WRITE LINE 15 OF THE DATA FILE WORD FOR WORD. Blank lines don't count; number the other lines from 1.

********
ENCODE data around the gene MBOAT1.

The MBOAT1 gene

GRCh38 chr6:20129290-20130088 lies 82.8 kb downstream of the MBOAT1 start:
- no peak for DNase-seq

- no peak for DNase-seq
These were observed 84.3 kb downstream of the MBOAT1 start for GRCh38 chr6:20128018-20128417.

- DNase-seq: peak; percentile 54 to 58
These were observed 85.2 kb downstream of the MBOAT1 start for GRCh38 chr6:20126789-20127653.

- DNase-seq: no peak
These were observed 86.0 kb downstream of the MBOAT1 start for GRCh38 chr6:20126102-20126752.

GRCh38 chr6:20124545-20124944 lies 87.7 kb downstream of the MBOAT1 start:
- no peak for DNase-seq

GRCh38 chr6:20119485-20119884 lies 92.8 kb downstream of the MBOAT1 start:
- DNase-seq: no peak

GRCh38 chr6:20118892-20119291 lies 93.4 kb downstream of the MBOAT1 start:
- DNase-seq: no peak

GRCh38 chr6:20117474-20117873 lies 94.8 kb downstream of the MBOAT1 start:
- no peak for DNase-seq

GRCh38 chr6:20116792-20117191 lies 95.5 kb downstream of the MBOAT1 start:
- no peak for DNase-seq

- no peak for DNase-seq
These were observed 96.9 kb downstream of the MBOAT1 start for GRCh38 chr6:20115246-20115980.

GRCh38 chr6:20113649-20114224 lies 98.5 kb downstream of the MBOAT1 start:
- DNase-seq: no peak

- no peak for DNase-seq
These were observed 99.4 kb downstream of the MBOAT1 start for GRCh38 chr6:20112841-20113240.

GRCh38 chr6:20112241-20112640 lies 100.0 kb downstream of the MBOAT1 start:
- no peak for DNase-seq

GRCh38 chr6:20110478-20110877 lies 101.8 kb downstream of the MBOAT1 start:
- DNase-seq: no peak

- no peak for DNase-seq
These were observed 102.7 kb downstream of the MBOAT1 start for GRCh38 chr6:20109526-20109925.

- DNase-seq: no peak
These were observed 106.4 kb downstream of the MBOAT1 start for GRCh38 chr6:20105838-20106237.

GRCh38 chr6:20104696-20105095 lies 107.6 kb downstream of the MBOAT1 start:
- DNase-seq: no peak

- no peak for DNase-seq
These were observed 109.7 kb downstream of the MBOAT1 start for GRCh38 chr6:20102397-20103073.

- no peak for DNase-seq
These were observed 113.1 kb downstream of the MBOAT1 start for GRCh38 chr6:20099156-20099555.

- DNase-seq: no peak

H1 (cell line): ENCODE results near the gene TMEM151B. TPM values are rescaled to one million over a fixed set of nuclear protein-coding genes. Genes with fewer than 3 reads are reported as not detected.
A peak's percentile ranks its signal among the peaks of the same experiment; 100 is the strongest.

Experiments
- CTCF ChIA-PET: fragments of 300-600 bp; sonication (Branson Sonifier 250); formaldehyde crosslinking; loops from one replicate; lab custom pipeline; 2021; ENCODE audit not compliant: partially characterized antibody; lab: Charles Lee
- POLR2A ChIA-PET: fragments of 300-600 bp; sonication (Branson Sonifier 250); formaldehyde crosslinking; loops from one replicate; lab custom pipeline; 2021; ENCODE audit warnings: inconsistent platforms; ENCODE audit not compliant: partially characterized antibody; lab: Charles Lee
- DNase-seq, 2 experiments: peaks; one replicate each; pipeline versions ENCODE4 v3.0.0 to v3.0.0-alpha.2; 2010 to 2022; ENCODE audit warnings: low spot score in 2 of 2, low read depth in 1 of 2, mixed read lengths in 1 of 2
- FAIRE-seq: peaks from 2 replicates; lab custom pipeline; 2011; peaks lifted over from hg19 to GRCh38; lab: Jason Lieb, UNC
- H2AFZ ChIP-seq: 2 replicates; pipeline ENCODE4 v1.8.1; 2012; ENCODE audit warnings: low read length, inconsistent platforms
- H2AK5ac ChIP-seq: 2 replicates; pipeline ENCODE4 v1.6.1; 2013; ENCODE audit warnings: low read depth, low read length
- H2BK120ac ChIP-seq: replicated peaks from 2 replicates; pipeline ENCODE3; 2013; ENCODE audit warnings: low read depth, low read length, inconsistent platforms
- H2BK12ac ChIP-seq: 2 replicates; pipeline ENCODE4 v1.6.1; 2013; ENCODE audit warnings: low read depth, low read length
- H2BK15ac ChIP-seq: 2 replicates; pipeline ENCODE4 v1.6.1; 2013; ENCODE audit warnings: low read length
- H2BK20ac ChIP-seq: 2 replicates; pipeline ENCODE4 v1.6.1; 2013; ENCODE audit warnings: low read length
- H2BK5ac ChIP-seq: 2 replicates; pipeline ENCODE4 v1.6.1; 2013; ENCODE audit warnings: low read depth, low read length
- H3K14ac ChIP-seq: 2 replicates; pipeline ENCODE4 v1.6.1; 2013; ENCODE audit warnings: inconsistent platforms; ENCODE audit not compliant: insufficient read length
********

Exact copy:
GRCh38 chr6:20118892-20119291 lies 93.4 kb downstream of the MBOAT1 start: